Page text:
“JoAnne’s leadership is already having a profound impact on how this mission is being accomplished by championing titles and storytelling that speak to the diverse communities of our state, as well as the work of our own faculty in key areas such as sustainability and the environment. The University couldn’t be more excited about the Press’ direction, and how it is meeting the literary and scholarly needs of Nevada.” University of Nevada, Reno President Brian Sandoval
“The University of Nevada Press, ever since its founding by Robert Laxalt, has greatly enriched the collective history and storytelling associated with Nevada as well as of the West. It possesses a significant role in the offerings of what a Carnegie R1 institution like ours has in ensuring the enduring value of works that are of intellectual and cultural significance,” University of Nevada, Reno President Brian Sandoval said. “JoAnne’s leadership is already having a profound impact on how this mission is being accomplished by championing titles and storytelling that speak to the diverse communities of our state, as well as the work of our own faculty in key areas such as sustainability and the environment. The University couldn’t be more excited about the Press’ direction, and how it is meeting the literary and scholarly needs of Nevada.”
In addition to providing a vital outlet for the scholarly and creative endeavors of NSHE’s community, under Banducci, the Press is ramping up its longstanding internship program. Interns work on live projects and gain exposure to each aspect of the publication process—from manuscript evaluation and the editorial phase through design and production. Interns receive credit and direct mentorship with the explicit goal of helping them develop the skills necessary to be competitive in the publishing job market. This semester, the Press will have three University of Nevada, Reno interns in place, learning about all facets of the publishing world.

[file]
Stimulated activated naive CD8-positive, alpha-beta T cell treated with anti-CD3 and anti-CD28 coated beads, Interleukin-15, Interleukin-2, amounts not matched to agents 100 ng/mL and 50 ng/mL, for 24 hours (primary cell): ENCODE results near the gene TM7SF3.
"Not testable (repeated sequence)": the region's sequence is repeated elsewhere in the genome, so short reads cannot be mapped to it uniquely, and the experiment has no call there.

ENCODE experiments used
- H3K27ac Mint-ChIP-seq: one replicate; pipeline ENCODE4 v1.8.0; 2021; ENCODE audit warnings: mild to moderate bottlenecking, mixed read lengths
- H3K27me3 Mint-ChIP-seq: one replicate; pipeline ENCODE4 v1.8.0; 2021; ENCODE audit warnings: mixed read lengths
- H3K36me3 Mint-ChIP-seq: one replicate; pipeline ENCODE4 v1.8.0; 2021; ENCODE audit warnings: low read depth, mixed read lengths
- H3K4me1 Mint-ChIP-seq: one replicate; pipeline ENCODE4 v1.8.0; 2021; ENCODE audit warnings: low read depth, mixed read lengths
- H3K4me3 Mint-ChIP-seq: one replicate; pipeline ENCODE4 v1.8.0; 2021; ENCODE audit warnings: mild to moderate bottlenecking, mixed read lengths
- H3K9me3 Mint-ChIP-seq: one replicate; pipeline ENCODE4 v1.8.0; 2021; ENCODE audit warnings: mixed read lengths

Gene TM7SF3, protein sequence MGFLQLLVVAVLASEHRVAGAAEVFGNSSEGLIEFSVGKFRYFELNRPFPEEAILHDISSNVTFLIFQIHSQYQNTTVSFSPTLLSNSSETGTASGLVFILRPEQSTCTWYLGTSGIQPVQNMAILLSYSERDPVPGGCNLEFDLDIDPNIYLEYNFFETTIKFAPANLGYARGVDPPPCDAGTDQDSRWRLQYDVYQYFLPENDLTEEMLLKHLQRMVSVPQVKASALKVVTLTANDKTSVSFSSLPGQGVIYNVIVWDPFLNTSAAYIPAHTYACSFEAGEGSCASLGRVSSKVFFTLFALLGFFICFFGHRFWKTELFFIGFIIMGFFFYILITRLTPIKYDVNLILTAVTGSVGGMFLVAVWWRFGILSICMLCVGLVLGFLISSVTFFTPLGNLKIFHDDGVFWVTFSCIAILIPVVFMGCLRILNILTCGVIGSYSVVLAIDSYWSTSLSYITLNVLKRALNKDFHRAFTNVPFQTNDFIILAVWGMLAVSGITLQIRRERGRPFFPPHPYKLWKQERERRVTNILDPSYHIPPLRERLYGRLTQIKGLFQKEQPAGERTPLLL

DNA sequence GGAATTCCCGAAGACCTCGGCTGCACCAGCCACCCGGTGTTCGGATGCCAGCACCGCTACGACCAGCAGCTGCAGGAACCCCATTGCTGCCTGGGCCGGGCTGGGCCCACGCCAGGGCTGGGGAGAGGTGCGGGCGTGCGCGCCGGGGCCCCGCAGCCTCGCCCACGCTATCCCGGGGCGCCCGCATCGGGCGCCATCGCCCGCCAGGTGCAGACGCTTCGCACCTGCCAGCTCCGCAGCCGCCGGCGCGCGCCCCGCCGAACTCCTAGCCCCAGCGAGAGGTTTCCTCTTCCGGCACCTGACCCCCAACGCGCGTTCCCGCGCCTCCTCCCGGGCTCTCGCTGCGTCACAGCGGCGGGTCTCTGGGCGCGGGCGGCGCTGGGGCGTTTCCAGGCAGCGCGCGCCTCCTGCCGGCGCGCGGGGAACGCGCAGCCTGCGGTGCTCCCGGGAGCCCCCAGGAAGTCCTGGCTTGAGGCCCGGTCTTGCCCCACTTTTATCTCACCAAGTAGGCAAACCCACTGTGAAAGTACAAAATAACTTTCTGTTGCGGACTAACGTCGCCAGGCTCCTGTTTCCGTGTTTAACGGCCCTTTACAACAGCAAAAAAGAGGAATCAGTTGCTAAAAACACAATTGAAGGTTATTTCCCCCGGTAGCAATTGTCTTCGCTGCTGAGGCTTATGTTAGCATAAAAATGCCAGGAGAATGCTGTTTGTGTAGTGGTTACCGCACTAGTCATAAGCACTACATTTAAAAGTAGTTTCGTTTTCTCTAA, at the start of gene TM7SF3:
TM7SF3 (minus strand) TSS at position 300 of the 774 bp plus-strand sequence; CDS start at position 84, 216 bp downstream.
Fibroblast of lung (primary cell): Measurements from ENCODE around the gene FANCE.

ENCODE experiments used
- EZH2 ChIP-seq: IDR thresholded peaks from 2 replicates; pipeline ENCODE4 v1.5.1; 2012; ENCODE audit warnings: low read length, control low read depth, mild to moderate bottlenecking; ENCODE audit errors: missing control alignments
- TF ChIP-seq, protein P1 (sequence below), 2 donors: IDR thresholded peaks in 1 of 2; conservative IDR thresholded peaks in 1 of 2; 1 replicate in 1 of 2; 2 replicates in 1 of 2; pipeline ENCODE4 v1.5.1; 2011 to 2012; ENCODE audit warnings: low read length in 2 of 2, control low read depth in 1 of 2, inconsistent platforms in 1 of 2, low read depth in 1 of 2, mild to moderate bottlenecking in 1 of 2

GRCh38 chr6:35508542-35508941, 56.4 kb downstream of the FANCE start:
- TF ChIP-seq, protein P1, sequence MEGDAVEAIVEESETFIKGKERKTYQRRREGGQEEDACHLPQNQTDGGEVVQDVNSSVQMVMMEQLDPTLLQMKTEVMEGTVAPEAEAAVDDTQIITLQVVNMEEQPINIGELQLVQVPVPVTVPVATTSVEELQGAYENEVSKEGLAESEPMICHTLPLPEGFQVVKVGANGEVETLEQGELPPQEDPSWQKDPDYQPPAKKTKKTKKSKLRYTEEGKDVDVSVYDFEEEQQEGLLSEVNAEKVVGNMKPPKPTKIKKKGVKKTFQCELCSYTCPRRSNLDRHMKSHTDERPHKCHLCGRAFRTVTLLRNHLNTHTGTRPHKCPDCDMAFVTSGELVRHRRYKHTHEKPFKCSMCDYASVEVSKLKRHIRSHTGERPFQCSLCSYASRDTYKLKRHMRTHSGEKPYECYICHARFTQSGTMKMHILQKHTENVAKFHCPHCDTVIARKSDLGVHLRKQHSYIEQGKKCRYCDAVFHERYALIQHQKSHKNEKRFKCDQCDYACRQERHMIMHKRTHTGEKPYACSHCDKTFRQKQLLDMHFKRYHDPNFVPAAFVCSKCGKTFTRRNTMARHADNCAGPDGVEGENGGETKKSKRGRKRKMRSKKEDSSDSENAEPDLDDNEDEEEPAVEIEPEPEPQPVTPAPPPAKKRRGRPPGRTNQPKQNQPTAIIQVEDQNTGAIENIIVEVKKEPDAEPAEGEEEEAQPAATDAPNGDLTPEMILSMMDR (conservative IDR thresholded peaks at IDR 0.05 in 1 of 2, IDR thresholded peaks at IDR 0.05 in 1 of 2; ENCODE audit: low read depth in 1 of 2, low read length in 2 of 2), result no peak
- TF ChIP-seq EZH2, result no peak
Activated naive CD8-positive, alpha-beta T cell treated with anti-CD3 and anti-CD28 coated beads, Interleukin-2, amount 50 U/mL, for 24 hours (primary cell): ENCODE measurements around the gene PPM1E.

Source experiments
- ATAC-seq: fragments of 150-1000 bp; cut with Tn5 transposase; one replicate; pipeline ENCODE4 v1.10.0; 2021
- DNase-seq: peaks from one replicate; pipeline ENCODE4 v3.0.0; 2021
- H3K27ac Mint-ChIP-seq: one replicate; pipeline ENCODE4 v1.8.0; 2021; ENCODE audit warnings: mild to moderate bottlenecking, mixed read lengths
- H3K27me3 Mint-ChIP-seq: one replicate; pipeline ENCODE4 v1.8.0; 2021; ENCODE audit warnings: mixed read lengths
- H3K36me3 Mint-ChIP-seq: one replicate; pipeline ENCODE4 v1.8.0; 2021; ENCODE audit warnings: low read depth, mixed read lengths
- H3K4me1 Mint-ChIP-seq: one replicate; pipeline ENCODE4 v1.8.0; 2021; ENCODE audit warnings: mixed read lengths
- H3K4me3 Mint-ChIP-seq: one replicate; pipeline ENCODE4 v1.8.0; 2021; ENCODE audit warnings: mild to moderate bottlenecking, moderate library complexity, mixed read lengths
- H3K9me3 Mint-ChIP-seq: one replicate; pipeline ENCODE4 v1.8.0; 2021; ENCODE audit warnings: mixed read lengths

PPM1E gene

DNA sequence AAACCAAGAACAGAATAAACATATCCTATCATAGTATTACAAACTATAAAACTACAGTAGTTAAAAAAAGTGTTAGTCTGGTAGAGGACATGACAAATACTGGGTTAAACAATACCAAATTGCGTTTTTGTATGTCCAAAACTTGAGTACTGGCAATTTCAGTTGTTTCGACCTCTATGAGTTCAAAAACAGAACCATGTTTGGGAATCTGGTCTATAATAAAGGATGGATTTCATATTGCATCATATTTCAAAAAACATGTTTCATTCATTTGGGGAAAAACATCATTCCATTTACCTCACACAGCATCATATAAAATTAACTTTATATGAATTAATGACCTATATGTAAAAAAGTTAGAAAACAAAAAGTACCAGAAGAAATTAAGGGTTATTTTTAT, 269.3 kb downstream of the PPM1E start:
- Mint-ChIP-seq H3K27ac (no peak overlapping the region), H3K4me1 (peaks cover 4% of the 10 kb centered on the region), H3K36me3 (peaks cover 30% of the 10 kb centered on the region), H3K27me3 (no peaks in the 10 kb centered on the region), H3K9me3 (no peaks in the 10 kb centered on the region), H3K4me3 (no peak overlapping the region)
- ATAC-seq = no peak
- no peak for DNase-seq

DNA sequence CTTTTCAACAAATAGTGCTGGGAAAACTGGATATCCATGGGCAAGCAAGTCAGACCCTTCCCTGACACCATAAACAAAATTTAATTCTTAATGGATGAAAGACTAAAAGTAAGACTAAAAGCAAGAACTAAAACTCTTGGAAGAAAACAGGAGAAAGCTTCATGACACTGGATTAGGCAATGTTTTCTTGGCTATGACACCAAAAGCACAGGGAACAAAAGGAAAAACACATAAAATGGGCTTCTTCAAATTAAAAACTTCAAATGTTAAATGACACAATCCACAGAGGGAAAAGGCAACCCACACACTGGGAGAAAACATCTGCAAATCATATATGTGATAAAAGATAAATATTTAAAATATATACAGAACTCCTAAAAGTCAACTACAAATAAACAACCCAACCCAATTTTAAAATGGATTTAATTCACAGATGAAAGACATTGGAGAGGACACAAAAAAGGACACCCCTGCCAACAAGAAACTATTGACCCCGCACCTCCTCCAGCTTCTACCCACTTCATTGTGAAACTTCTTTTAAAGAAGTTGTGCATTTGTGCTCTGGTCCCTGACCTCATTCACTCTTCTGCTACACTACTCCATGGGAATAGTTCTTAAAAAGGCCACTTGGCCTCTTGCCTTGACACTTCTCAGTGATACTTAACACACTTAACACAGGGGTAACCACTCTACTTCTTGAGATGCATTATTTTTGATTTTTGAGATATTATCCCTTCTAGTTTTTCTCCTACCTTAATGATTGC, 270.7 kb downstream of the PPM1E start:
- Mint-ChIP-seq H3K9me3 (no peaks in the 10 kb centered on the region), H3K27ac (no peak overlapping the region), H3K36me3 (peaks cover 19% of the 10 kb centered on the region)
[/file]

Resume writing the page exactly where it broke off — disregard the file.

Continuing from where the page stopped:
Friends of the Press
Longtime followers of the Press remember fondly the Friends of the Press program, which provided members opportunities to meet fellow readers of the American West and the Press’s authors. Lerude recounts the founding of the Friends of the Press program in 1981:
“Bob Laxalt called together a number of prominent Nevada leaders from around the state who had an interest in the books, history and the stories of the state,” Lerude said. “The Friends worked in different ways to help the Press grow and prosper.”
After a hiatus that began before Banducci’s arrival in 2009, one of the new director’s first goals is to re-establish this beloved program.
“Historically, the Friends of the Press was a group that really cared about the Press,” Banducci said. “The Friends brought everyone together to celebrate and be involved in what we’re doing, and through gifts, members played an important role in subsidizing projects.” After a pause, Banducci added with a smile: “And I hear the parties were great.”
For more information about becoming a member of the Friends of the Press, contact Marketing and Sales Manager Caddie Dufurrena.
Editorial Advisory Board
The University of Nevada Press is supported by its Editorial Advisory Board:
About the director
With Banducci, the giving spirit runs deep—quite literally. Athletics have always been important to Banducci. When she was in college at Chico State, she was on the swim team, and when she became a mother, she started running, which allowed her to take her daughter with her while she trained. She fell in love with the sport, and decided to share her passion with young runners. For the past twelve years, she has coached cross country and track to kids free of charge through the Silver State Junior Striders program.
“Almost everything is free, because I want training to be available to everybody and anybody. It’s just so healthy and such a good thing for the kids,” Banducci explained. “We pay for entry fees through an annual fundraising event—the Crazy Run—and I have a box of shoes for kids to use.”
Her efforts have paid off. This year, four of the five Reno High School Boys runners were pupils of Banducci’s. Two of them began training with her when they were seven and nine. At the October 29 Regionals, these runners swept the medals. (Overall, Banducci’s Junior Striders wound up taking first, second, third, fourth, eighth, and eleventh.) In recognition of her contributions to local athletics, Reno High surprised Banducci with the Huskie Legacy Award, which honors the dedication, compassion, loyalty and authenticity of its recipients.